I had an honest-to-god vacuum cleaner door-to-door sales person come to my house.
It all started off with an older man knocking on my door letting me know what was up. He’s the guy who gets the conversation started and someone else is going to come inside to do a presentation and ask me a few questions. The kid, he said, gets paid per presentation and would it be OK to come inside. Weighing my chances of being killed in my own home on a Saturday evening…
Ugh. No, but fine. I’m not in the market for one fucking thing, but sure. If he gets paid just to do a presentation, great. I knew there was a sales pitch attached, but the man explained it had something to do with my dog and vets use this product so whatever. Fine.
Yeah, it’s a vacuum cleaner presentation and guess whose house is disgusting?
Oh, and this kid? The kid was a 20-something man earning his Master’s in Criminology.
He started in with compliments of my home and telling me his name repeatedly; I can’t recall what it was. He then asked if my husband was home. I said I don’t have one of those. He apologized and asked if it was wrong to ask that question, “Yes, it’s wrong to assume someone is married. Don’t apologize; learn to not ask that question.”
He put together the vacuum cleaner, which was a Kirby with dozens of parts, and started to vacuum my couches. Holy shit. This was going to be interesting.
Showing me the first filter covered in dirt, I nodded. He let out the first of a million laughs, which were meant to emphasize to me how well the vacuum works, not to embarass me for how dirty my couches are. I told him I’m not embarrassed—I’m well aware there is a layer of dirt on everything. I live with the doors and windows open as often as possible. My cat and dog are all over nearly every inch of both couches, which are nine years old, every day. I clean regularly, though, yeah, seems I need to clean deeper. I’ll get to it, eventually.
I gave up perfection a long time ago.
As he went on with his way-too-entertaining and entirely too long sales pitch, I tried to tell him he could move on to the next part of this presentation. He explained he has to show his boss a lot of these filters; that’s how he shows he’s done his job. I sat back and let him continue.
I told him I was also in sales (OK, it’s marketing, but close enough). He wasn’t listening. He didn’t know what he was up against. He just kept going. When he vacuumed the wall, I really should have shut it down.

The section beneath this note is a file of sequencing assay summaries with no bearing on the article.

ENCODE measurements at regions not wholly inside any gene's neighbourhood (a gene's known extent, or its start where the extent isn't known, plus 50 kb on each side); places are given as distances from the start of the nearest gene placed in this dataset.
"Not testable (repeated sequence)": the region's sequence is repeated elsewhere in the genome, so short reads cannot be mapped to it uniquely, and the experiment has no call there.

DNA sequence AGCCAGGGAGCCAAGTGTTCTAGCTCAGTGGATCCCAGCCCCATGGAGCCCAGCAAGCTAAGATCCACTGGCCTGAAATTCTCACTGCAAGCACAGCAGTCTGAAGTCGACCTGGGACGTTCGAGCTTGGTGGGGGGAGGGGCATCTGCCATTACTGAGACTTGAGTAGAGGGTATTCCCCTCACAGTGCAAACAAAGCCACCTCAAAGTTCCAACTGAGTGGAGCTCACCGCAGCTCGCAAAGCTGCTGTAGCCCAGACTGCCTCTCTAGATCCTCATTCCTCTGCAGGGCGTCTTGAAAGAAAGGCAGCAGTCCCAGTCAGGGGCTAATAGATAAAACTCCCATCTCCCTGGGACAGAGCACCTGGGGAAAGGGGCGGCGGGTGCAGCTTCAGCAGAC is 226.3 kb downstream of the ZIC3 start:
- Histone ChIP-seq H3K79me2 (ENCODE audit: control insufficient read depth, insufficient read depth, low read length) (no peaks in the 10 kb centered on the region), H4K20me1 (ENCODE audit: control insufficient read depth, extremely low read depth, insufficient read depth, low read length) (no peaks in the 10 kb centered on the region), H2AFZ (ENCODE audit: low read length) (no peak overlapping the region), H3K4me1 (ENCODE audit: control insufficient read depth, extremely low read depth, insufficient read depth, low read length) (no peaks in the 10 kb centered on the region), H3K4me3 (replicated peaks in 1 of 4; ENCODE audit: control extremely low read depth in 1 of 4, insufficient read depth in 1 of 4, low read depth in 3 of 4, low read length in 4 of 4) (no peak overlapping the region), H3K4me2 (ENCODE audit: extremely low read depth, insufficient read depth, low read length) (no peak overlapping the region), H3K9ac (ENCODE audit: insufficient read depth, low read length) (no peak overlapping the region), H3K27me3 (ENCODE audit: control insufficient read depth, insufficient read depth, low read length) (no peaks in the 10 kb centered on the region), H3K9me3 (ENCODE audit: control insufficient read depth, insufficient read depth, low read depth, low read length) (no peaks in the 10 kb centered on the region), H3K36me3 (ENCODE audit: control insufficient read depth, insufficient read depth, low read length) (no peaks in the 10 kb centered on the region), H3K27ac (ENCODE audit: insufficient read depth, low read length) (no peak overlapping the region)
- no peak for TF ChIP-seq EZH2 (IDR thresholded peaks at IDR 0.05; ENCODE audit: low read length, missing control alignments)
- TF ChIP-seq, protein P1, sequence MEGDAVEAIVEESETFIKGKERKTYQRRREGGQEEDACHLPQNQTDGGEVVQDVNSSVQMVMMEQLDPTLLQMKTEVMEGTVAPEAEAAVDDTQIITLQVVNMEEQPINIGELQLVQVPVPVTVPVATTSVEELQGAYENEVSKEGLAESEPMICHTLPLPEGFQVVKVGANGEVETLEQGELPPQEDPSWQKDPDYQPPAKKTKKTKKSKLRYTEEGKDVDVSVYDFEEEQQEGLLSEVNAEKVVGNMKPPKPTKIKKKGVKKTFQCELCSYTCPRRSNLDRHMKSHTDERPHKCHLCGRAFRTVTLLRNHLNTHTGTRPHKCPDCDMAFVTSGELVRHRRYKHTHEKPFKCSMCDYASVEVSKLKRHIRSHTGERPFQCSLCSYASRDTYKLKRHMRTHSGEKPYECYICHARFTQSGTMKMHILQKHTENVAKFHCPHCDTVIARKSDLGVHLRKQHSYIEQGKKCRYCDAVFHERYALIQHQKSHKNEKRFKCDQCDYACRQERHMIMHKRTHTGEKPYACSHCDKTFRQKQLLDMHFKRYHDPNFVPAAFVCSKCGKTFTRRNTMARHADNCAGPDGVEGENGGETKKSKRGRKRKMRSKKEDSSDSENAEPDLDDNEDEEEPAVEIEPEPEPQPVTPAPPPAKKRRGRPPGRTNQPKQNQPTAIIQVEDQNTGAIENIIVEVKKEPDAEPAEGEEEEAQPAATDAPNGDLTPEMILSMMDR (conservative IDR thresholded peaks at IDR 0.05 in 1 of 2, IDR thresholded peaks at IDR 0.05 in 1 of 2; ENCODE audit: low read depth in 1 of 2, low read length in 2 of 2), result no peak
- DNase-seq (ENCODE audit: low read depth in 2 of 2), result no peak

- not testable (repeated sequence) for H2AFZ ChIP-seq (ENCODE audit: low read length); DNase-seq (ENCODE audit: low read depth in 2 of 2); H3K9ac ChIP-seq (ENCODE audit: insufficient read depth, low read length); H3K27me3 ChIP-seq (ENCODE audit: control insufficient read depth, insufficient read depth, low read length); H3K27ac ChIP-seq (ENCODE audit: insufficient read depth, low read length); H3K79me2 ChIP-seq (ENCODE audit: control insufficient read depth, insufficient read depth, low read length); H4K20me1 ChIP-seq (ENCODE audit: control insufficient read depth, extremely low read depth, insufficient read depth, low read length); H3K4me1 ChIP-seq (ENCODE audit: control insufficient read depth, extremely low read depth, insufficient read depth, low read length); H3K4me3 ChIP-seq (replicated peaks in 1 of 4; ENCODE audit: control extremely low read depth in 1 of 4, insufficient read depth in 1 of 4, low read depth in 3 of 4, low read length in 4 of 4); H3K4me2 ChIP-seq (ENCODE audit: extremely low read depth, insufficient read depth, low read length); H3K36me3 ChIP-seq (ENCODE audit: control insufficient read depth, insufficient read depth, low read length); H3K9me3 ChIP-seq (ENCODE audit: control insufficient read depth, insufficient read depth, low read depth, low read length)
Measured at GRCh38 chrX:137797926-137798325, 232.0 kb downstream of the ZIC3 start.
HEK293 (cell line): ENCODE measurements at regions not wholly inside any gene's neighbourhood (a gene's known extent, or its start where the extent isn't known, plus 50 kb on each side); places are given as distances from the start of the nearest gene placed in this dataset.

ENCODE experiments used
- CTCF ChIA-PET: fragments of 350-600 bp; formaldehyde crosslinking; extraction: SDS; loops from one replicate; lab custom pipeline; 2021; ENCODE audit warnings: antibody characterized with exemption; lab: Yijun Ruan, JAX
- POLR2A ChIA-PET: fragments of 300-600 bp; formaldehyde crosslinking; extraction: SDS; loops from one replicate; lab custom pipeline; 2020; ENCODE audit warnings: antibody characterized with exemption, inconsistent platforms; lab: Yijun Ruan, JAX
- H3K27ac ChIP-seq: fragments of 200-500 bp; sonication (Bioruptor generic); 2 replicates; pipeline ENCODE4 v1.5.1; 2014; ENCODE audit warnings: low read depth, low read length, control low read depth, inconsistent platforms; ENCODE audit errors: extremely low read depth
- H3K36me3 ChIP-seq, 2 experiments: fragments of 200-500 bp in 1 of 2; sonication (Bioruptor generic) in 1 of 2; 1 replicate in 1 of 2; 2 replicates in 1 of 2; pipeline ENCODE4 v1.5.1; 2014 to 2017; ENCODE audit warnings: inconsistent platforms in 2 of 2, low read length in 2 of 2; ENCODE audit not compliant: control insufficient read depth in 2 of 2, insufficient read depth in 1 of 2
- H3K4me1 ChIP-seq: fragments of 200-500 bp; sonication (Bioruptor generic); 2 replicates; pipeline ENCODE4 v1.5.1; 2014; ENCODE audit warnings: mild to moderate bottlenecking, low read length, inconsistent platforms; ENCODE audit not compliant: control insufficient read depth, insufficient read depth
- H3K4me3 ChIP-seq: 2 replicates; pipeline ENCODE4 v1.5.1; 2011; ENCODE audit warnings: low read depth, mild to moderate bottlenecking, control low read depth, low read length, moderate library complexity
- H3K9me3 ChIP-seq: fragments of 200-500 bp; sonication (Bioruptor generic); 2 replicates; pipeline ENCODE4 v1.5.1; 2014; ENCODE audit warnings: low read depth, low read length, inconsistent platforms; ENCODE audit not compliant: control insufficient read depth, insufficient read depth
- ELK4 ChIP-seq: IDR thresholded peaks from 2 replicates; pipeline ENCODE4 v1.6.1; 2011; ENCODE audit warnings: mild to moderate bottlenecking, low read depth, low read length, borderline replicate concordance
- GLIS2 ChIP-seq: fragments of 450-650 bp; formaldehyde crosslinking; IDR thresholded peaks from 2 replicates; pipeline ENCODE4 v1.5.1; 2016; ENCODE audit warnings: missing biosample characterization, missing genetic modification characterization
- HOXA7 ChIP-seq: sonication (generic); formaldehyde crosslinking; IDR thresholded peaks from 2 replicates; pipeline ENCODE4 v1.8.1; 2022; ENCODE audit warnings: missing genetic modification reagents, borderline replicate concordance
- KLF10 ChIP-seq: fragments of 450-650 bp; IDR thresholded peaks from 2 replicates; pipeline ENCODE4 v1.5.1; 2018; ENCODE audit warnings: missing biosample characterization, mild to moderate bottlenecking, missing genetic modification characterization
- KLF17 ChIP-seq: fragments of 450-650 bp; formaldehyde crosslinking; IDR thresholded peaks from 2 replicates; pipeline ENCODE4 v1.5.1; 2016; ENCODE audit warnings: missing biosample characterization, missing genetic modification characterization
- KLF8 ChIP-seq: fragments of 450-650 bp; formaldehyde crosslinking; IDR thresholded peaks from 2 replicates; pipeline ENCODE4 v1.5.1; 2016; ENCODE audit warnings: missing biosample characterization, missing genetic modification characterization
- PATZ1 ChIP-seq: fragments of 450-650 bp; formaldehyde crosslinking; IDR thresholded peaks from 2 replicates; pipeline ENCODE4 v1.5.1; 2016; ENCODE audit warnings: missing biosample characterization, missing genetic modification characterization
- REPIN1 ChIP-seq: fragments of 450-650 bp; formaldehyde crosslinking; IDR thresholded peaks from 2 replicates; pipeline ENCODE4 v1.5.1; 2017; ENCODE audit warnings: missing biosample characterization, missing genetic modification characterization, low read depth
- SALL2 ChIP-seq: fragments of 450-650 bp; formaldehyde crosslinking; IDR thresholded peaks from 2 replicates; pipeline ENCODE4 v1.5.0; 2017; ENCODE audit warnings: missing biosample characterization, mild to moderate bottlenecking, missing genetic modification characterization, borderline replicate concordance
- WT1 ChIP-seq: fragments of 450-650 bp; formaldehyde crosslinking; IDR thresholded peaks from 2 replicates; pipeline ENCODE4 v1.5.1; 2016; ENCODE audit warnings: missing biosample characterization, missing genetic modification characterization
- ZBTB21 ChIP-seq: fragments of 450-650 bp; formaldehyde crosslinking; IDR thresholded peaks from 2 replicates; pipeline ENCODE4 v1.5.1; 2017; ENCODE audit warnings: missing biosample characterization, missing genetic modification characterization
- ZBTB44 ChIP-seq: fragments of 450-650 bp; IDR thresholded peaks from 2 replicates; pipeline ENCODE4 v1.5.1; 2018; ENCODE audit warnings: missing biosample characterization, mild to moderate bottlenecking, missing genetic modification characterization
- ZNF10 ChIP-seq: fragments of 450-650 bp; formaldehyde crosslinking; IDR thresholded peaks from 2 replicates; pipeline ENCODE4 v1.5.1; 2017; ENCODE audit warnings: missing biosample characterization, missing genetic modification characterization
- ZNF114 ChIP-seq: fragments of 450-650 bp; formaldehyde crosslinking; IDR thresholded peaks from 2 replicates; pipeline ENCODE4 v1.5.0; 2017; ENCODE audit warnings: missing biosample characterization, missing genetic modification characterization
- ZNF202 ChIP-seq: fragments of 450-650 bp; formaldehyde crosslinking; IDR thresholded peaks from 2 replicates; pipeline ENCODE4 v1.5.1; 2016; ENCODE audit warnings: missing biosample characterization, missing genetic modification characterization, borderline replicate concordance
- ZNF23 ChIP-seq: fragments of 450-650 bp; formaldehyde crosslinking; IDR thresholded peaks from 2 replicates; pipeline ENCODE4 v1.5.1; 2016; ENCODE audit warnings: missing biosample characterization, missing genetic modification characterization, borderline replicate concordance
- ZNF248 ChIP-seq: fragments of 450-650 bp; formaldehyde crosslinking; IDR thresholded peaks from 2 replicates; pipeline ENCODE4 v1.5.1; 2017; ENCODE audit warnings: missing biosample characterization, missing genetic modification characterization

Sure, it was impressive to see how badly I need to set my couches on fire. Yeah, I could have cleaned the fan the other day myself. However, I don’t need a $3K vacuum his boss, who showed up to close, was going to “give” me at half the cost because my parents owned a Kirby my mom told us was “hot” and Dad got it “off the back of a truck” when I was a kid.
That vacuum weighed a million pounds and could suck dirt up from the basement while being used upstairs in the living room; this one sounded like it was made of plastic. Also, and this is key, he never let me use it—never had me feel how light it is or use any of the solutions. He cheerleaded the whole way, but never picked up that I wasn’t really engaged. I sat there laughing, sure, but I just sat, or stood, there. I got myself engaged as needed.
I may not sell directly to anyone, but I’ve been around sales for nearly 18 years. I work with marketers on their campaigns. Sales pitches come across my “desk” every day; I deploy emails to thousands and thousands of people weekly, hoping subject lines will make them open emails and content will engage them enough to ask more questions or buy right there. Sales reps selling stuff pays my bills.
I understand the struggle of the job.
The salesman got much quieter and less theatrical after his boss left, after I said “no” twice, “I agreed to a presentation and answering a few questions. I don’t need a vacuum.” I have a Dyson in the garage I bought for like $300 forever ago using a Bed, Bath & Beyond 20% off coupon.
I helped the guy clean up and gave him a water. I wished him the best and he left. Hopefully they weren’t casing the neighborhood. Thankfully, I own nothing awesome, and everything’s covered in dirt.
I was, however, impressed with the Dingo. She, though excited to have someone new in the house—two actually—sat quietly while the presentation went on and on and on; he had her undivided attention. I wondered why she was being so good.
Then it dawned on me.
She LOVES vacuum cleaners. She would have totally bought it.